A printed book has the same environmental impact as a half hamburger – and so does the e-book.
Almost all editors and publishers in the Nordic uses FSC-certified paper when printing books, it is the industry standard. They are also looking into reducing the use of plastic when packing and distributing printed books.
Another aspect that publishers take into consideration is to print the right amount of books, so they all find a home and a happy reader and not end up on a shelf or in some storage.
A printed book or a half hamburger?
According to Göran Finnveden, who is a professor in environmental strategy at the Royal Institute of Technology (KTH) in Sweden, a printed book has the same environmental impact as a half hamburger.
“Too read is among the most environmentally friendly things you can do” – Göran Finnveden
Finnveden’s appeal to the book industry is to publish “more and better books”. And also to make sure that the paper used in the books is responsibility manufactured and that the distribution of the books is effective. He also encourages readers to reuse books, hand them in to a flea market or give them to a friend or a relative when you are done reading them, according to an article in Bok365.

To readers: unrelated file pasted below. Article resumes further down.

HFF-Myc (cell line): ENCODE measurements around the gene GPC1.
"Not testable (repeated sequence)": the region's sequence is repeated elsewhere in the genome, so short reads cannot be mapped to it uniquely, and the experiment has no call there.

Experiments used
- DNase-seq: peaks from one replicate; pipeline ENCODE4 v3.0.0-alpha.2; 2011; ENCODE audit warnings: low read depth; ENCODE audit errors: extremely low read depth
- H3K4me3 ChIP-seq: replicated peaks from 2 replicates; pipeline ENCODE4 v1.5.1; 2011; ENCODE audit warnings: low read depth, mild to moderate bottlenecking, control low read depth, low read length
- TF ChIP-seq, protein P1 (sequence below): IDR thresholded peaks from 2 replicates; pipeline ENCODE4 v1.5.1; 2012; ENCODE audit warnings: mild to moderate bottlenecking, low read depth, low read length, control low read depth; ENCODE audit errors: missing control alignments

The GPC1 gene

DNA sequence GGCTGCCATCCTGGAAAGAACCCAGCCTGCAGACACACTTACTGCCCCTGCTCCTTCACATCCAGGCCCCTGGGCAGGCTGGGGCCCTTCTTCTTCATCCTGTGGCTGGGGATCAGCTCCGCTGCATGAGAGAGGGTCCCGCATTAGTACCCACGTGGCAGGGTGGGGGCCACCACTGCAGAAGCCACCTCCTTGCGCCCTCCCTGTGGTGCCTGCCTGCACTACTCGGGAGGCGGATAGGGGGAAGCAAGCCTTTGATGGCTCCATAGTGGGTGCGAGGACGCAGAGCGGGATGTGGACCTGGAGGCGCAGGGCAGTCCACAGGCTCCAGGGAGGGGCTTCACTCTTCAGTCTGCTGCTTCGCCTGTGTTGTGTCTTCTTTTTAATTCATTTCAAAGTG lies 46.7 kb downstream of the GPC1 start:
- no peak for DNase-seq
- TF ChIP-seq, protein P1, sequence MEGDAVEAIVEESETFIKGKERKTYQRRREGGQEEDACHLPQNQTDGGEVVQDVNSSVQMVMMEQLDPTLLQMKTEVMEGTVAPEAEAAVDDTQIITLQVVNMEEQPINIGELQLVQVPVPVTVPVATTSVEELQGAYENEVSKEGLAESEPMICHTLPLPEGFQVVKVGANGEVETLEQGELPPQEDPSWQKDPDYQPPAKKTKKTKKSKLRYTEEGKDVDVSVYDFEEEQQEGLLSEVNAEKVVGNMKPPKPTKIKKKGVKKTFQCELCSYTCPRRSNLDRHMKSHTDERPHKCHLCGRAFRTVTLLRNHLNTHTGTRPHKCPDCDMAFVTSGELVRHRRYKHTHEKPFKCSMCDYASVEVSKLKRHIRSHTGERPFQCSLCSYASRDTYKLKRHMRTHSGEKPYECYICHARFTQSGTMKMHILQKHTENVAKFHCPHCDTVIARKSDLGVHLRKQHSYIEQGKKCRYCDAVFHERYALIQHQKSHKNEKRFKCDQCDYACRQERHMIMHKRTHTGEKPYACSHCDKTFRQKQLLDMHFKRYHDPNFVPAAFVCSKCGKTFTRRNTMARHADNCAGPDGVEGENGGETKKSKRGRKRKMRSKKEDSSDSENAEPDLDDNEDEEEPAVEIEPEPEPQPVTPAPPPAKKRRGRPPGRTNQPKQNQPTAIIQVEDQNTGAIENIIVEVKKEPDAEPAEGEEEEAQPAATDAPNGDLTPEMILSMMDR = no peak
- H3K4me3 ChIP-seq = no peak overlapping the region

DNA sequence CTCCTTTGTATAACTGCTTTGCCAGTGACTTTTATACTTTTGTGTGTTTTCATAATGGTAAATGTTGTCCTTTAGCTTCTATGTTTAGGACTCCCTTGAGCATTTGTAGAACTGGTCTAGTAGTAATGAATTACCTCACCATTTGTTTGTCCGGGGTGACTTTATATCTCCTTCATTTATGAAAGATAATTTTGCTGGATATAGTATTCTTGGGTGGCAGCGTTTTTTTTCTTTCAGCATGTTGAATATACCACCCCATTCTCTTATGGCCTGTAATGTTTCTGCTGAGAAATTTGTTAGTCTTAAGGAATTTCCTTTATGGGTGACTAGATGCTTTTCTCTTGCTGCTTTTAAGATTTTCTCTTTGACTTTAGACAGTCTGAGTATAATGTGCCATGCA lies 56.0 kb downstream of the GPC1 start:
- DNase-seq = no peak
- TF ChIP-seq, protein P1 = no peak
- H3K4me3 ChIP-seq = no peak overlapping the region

A printed book and an e-book has the same environmental impact
According to a study from Royal Institute of Technology published in 2012 an e-book and a printed book has about the same impact on the environment. Newer studies also suggest this, but it depends a bit on indirect parameters such as if you drive a car to the bookstore or not.
– New international research suggest that the study from 2012 still holds up, with maybe a slight advantage to the e-book, but it all depends on the pre-conditions. For a printed book it depends a lot on how much it is read and how you buy the book, if you i.e. take the car to the book store this will impact the result a lot. For the e-book the biggest impact is the device you are reading on and how much you use this device in every day life.